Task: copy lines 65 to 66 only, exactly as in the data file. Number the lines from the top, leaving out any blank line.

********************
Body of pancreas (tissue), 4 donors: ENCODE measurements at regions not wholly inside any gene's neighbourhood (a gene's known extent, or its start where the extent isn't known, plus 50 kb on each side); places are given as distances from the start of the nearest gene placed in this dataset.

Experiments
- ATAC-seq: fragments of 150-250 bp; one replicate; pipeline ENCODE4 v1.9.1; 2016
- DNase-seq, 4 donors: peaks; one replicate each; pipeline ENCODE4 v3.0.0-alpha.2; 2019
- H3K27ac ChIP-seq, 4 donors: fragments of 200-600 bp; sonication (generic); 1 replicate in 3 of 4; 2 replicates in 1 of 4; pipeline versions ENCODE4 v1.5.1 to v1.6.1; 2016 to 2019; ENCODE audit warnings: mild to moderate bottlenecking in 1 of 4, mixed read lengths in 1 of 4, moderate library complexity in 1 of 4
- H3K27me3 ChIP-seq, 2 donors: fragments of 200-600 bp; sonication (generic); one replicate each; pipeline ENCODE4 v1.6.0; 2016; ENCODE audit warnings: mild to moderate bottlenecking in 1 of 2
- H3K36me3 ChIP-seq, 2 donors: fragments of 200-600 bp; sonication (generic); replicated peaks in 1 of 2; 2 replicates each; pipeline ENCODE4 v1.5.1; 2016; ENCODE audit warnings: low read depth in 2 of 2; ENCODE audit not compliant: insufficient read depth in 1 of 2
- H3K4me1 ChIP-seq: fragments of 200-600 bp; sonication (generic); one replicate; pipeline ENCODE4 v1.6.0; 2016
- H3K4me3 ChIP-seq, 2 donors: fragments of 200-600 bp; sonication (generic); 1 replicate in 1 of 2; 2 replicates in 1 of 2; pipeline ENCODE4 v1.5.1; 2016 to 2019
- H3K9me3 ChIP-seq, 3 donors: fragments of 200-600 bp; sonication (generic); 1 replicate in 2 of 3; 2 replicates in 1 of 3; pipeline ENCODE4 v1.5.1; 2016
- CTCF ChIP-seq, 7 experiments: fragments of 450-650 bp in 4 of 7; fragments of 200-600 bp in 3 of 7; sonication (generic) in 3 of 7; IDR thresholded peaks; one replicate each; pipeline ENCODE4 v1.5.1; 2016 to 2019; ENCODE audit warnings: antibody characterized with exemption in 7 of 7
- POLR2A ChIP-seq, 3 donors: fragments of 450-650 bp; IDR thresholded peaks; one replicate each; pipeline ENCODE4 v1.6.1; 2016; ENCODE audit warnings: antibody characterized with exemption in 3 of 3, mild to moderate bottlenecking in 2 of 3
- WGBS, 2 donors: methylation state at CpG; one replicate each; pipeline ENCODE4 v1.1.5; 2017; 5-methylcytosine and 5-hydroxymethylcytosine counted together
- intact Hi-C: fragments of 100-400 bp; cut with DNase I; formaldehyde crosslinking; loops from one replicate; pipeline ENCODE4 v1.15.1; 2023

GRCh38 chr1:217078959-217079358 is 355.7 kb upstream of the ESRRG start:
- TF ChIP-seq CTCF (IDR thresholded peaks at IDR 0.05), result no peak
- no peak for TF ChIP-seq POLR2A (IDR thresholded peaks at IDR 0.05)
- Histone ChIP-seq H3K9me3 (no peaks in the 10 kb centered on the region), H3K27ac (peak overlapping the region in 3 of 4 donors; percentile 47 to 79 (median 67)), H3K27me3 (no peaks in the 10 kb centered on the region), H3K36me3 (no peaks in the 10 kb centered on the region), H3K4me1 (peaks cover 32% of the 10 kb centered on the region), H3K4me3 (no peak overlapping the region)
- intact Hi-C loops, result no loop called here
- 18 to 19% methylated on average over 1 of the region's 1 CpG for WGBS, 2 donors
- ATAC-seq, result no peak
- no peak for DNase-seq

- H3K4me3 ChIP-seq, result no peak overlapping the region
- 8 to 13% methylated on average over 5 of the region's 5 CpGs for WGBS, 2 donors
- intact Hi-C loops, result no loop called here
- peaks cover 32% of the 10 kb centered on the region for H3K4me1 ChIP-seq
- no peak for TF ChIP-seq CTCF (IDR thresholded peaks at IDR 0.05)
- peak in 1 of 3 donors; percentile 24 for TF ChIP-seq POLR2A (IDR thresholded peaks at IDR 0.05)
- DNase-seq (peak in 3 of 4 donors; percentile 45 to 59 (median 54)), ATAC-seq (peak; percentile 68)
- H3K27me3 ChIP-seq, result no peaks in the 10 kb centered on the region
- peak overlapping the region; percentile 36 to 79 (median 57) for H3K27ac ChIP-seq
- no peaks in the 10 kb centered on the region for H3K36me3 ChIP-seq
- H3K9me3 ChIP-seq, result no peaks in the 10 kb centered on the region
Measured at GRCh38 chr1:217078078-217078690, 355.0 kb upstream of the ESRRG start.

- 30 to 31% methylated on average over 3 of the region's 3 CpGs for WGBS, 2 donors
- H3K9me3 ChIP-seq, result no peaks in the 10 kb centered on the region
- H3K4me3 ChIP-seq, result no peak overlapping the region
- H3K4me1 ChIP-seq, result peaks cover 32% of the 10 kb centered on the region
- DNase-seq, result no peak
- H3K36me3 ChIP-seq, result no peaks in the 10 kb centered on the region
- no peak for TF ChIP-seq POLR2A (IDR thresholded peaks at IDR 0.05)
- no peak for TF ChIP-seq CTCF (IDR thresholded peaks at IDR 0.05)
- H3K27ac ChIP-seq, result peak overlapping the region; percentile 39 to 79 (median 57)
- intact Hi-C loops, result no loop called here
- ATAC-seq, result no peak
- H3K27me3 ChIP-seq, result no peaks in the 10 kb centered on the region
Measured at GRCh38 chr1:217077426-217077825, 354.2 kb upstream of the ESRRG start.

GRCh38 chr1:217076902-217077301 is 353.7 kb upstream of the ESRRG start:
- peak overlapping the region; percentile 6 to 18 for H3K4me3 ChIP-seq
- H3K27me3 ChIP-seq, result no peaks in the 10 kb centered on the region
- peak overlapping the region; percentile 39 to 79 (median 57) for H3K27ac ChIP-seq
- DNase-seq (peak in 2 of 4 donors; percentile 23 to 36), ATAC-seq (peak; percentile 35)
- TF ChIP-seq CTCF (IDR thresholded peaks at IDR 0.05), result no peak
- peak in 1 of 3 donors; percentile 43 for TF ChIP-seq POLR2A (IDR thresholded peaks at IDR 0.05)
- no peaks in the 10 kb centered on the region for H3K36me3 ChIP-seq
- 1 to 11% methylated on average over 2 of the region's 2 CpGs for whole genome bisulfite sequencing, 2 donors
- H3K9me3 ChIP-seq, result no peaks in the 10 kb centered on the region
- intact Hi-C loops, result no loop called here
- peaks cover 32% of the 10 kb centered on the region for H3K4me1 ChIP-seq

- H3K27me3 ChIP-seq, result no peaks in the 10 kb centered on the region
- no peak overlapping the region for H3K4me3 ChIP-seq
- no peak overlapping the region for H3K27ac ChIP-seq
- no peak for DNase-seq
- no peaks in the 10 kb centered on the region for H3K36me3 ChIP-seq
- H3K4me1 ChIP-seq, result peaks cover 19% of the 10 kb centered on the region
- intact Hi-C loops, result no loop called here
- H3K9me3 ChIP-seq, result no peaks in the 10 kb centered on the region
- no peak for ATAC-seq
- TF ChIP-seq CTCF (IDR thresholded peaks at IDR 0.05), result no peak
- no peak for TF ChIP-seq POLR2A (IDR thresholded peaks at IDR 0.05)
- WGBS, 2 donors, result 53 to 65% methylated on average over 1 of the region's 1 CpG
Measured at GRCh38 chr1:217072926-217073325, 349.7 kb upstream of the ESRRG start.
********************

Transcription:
- H3K4me1 ChIP-seq, result peaks cover 19% of the 10 kb centered on the region
- intact Hi-C loops, result no loop called here